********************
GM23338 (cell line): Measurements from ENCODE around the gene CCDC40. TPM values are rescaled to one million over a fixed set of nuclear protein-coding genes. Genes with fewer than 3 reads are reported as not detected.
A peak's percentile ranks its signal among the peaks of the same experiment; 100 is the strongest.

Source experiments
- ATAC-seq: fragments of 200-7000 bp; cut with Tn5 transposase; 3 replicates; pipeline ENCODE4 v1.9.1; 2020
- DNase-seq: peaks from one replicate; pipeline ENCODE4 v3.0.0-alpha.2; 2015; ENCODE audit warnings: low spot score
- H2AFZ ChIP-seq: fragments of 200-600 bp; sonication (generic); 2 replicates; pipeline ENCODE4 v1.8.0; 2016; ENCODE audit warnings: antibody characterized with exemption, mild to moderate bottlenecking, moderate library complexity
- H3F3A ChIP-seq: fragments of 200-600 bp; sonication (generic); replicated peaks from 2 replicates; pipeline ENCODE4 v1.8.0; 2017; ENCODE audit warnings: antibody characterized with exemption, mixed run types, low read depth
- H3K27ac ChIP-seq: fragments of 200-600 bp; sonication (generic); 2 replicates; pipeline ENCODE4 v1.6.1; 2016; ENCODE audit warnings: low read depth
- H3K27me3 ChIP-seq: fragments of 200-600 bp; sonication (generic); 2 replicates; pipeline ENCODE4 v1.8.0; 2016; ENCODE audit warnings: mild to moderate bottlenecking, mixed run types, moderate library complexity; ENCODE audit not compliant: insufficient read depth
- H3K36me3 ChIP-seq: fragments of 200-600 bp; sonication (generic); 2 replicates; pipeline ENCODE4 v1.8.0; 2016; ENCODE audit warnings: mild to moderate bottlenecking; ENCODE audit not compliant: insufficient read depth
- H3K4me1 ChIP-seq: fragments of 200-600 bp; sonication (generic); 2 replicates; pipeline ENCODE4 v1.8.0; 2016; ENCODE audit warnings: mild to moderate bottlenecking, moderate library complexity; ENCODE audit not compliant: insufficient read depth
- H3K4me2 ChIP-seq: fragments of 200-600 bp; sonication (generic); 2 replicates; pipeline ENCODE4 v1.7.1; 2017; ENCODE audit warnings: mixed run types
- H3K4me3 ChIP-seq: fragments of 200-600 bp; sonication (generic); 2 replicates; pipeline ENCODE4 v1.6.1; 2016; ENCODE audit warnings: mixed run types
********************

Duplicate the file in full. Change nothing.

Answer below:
GM23338 (cell line): Measurements from ENCODE around the gene CCDC40. TPM values are rescaled to one million over a fixed set of nuclear protein-coding genes. Genes with fewer than 3 reads are reported as not detected.
A peak's percentile ranks its signal among the peaks of the same experiment; 100 is the strongest.

Source experiments
- ATAC-seq: fragments of 200-7000 bp; cut with Tn5 transposase; 3 replicates; pipeline ENCODE4 v1.9.1; 2020
- DNase-seq: peaks from one replicate; pipeline ENCODE4 v3.0.0-alpha.2; 2015; ENCODE audit warnings: low spot score
- H2AFZ ChIP-seq: fragments of 200-600 bp; sonication (generic); 2 replicates; pipeline ENCODE4 v1.8.0; 2016; ENCODE audit warnings: antibody characterized with exemption, mild to moderate bottlenecking, moderate library complexity
- H3F3A ChIP-seq: fragments of 200-600 bp; sonication (generic); replicated peaks from 2 replicates; pipeline ENCODE4 v1.8.0; 2017; ENCODE audit warnings: antibody characterized with exemption, mixed run types, low read depth
- H3K27ac ChIP-seq: fragments of 200-600 bp; sonication (generic); 2 replicates; pipeline ENCODE4 v1.6.1; 2016; ENCODE audit warnings: low read depth
- H3K27me3 ChIP-seq: fragments of 200-600 bp; sonication (generic); 2 replicates; pipeline ENCODE4 v1.8.0; 2016; ENCODE audit warnings: mild to moderate bottlenecking, mixed run types, moderate library complexity; ENCODE audit not compliant: insufficient read depth
- H3K36me3 ChIP-seq: fragments of 200-600 bp; sonication (generic); 2 replicates; pipeline ENCODE4 v1.8.0; 2016; ENCODE audit warnings: mild to moderate bottlenecking; ENCODE audit not compliant: insufficient read depth
- H3K4me1 ChIP-seq: fragments of 200-600 bp; sonication (generic); 2 replicates; pipeline ENCODE4 v1.8.0; 2016; ENCODE audit warnings: mild to moderate bottlenecking, moderate library complexity; ENCODE audit not compliant: insufficient read depth
- H3K4me2 ChIP-seq: fragments of 200-600 bp; sonication (generic); 2 replicates; pipeline ENCODE4 v1.7.1; 2017; ENCODE audit warnings: mixed run types
- H3K4me3 ChIP-seq: fragments of 200-600 bp; sonication (generic); 2 replicates; pipeline ENCODE4 v1.6.1; 2016; ENCODE audit warnings: mixed run types